Sarah Palin’s rock-star status is fading fast. Rewind one year ago and cable news networks were carrying her speeches live and in their entirety; her book tour was attracting record crowds; her “One Nation” bus tour featured embedded network correspondents.
What a difference a year makes.
This week, Sarah Palin made news only because her contract wasn’t renewed by Fox News. This comes after she was a non-entity during the 2012 campaign, after her reality TV show about Alaska was canceled, and after her six-figure payments on the speaking circuit dried up.
In a nation divided by politics, Sarah Palin was one of its most polarizing figures. Now she doesn’t have the star power to elicit that kind of passion.
If you read the stories this week, you’d have seen there are still posts and comments from her haters and admirers online. But the admirers now just wish her well, instead of vowing their everlasting loyalty; and the haters just wish she would go away.
That is not going to happen. Palin has pledged to campaign and fund-raise for conservative Congressional candidates, both in person and through her Super PAC.
But Sarah Palin has been there, done that with great success. If she is less successful this time around, it will give the media the opportunity to sound the death knell on her political career.
Sarah Palin needs a reboot and to forget politics for a while.
Before Katie Couric, Tina Fey, Game Change, “death panels,” and accusing President Obama of “pallin’ around with terrorists,” Sarah Palin was the most popular governor in the country. She has an amazing personal story that so many Americans can relate to; she is the proud mother of a child with Down’s syndrome.
When Sarah Palin’s baby Trig was born, she released a statement that made her an instant heroine of parents with special needs children. “We have faith that every baby is created for good purpose and has potential to make the world a better place. We are truly blessed.”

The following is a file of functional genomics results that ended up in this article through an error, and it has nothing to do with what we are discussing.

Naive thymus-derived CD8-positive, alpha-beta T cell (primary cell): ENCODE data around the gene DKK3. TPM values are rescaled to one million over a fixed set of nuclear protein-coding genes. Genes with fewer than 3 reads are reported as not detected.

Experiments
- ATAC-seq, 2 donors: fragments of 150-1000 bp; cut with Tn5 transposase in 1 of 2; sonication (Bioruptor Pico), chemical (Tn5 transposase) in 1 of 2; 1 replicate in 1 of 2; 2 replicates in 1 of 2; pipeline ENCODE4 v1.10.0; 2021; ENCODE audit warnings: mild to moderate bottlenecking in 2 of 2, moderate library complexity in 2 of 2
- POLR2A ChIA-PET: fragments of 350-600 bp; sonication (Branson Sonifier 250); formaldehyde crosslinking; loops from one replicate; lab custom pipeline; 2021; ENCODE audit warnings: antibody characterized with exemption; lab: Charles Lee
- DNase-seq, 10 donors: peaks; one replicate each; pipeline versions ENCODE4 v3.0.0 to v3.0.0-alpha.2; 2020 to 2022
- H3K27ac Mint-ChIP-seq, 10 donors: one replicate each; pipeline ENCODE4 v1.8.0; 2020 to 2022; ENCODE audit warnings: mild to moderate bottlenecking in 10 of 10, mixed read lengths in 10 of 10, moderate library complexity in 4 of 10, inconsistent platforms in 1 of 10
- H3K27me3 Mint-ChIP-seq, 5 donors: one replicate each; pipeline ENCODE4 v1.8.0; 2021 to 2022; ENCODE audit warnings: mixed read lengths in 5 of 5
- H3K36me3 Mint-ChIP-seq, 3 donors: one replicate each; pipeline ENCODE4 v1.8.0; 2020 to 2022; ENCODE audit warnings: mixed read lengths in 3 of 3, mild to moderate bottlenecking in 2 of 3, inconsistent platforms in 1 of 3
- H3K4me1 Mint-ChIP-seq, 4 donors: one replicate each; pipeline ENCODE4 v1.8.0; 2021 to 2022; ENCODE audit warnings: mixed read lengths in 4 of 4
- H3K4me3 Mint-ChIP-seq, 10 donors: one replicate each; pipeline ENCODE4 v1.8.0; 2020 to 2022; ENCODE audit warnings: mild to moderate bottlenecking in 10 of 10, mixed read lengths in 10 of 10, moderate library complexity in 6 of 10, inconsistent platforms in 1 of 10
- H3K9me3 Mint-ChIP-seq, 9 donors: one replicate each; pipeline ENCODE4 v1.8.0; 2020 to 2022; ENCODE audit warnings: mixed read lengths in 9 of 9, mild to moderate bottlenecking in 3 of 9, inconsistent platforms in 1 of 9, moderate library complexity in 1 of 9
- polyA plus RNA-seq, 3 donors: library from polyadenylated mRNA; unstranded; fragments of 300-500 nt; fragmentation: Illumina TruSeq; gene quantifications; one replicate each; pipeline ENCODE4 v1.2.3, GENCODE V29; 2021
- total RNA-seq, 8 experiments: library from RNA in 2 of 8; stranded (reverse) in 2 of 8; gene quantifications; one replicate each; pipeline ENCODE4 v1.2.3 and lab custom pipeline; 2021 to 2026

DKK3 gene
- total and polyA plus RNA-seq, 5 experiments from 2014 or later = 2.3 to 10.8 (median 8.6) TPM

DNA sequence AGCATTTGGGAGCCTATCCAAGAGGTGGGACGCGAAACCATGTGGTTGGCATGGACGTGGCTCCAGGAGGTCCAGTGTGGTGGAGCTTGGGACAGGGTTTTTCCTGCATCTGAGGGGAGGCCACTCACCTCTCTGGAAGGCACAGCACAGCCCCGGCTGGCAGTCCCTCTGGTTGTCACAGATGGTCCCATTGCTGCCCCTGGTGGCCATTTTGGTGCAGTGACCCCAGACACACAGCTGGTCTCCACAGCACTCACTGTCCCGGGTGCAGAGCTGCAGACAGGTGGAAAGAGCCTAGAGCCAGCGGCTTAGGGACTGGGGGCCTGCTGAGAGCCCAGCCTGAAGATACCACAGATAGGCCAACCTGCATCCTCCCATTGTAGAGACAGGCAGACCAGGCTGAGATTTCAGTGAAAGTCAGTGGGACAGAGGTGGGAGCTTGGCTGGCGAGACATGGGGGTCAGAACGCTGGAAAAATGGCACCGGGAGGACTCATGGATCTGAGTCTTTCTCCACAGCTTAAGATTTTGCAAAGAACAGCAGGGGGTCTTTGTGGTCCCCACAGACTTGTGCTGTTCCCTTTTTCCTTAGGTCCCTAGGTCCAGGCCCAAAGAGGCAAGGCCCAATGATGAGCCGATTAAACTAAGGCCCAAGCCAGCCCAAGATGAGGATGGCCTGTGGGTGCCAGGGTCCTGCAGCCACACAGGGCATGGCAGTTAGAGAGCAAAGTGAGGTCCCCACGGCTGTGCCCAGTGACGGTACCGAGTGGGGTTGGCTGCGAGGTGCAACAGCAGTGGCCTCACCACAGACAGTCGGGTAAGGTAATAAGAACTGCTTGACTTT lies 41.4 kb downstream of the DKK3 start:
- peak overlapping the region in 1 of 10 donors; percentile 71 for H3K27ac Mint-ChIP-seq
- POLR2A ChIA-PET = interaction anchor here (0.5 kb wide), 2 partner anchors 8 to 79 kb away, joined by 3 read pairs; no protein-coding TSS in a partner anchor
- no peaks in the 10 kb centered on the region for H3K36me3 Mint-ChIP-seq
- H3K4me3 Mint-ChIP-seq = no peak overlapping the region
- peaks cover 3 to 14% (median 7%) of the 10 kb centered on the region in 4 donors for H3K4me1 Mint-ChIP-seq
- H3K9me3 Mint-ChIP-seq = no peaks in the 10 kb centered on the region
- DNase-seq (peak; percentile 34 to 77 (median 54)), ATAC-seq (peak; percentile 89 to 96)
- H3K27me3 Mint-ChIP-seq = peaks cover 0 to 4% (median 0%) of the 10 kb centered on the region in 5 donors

When Sarah Palin gave her stunning speech at the 2008 Republican convention, she said, “To the families of special needs children all across this country, I have a message: For years, you sought to make America a more welcoming place for your sons and daughters. I pledge to you that if we are elected, you will have a friend and advocate in the White House.”
And when she campaigned for the McCain-Palin ticket, parents would show up with their special needs children because they felt a special connection with the candidate. When Palin worked the rope line, the most touching moments were when she spent time with the children and their parents. It was a rare site: an ugly political campaign pleasantly interrupted by unmanufactured moments of empathy and love.
Why doesn’t Palin keep her convention pledge and be a friend, an advocate and a hero to families with special needs children? She could use her name, her charisma and her impressive fund-raising ability to help those families.
It would be the best thing Sarah Palin could do for America … and for Sarah Palin.